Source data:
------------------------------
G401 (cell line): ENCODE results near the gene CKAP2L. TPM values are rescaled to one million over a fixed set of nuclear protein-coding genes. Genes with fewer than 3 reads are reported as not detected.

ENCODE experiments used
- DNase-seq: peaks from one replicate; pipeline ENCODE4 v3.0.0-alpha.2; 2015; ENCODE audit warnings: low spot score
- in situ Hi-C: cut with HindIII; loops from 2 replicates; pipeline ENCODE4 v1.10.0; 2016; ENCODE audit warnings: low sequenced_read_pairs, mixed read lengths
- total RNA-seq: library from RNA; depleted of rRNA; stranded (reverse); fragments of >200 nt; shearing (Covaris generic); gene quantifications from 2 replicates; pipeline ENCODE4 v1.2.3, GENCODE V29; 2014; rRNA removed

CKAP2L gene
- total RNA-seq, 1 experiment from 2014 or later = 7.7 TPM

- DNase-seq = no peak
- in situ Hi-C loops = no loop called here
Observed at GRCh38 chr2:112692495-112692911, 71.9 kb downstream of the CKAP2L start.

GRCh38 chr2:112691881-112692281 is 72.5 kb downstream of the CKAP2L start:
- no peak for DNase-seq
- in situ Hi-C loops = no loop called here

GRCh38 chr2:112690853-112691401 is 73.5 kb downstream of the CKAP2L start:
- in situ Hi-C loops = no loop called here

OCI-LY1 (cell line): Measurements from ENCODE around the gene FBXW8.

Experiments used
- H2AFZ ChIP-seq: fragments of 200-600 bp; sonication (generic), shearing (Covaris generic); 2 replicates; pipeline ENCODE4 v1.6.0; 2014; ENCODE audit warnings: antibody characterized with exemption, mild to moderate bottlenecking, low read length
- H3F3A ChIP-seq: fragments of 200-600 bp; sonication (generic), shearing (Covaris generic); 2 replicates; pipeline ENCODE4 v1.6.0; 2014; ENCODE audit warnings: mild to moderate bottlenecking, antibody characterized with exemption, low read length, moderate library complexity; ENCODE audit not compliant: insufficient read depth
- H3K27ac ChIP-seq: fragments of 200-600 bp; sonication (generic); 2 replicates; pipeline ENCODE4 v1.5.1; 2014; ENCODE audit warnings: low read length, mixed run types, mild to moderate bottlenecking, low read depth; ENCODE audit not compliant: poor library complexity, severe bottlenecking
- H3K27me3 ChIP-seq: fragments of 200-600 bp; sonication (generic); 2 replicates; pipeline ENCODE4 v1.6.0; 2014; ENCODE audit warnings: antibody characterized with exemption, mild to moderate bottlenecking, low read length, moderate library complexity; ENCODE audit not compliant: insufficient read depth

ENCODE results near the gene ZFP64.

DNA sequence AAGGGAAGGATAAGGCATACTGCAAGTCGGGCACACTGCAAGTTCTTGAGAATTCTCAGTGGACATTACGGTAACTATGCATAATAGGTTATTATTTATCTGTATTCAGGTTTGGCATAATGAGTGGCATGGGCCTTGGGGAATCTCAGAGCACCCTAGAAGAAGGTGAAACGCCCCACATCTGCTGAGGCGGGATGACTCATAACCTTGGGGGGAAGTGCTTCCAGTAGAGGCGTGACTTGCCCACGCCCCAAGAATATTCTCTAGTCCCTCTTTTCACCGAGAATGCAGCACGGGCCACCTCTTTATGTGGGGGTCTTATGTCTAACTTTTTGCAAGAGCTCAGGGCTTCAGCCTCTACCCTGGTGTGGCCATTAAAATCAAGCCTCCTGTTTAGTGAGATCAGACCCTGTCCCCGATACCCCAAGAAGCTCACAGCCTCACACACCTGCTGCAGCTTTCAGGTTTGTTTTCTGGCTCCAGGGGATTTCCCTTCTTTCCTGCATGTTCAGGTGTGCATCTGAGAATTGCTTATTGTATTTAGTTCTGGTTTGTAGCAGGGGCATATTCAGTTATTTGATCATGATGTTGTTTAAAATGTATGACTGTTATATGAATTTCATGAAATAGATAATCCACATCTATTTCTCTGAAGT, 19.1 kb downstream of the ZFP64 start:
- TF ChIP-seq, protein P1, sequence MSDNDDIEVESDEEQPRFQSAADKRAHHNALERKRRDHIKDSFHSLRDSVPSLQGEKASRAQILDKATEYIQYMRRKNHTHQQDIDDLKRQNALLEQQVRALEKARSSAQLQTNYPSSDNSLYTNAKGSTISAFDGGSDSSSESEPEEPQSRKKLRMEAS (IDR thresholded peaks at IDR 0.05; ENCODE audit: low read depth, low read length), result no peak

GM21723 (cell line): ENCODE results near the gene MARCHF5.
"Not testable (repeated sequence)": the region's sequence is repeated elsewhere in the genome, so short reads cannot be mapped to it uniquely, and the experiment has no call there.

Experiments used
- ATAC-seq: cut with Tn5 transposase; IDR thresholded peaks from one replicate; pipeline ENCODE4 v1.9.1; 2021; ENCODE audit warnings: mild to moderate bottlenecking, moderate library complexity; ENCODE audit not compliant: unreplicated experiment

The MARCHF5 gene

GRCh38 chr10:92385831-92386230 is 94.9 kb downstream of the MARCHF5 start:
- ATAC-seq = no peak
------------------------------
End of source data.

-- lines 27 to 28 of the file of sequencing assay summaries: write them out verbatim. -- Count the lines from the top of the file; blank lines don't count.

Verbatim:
Experiments used
- ATAC-seq: cut with Tn5 transposase; IDR thresholded peaks from one replicate; pipeline ENCODE4 v1.9.1; 2021; ENCODE audit warnings: mild to moderate bottlenecking, moderate library complexity; ENCODE audit not compliant: unreplicated experiment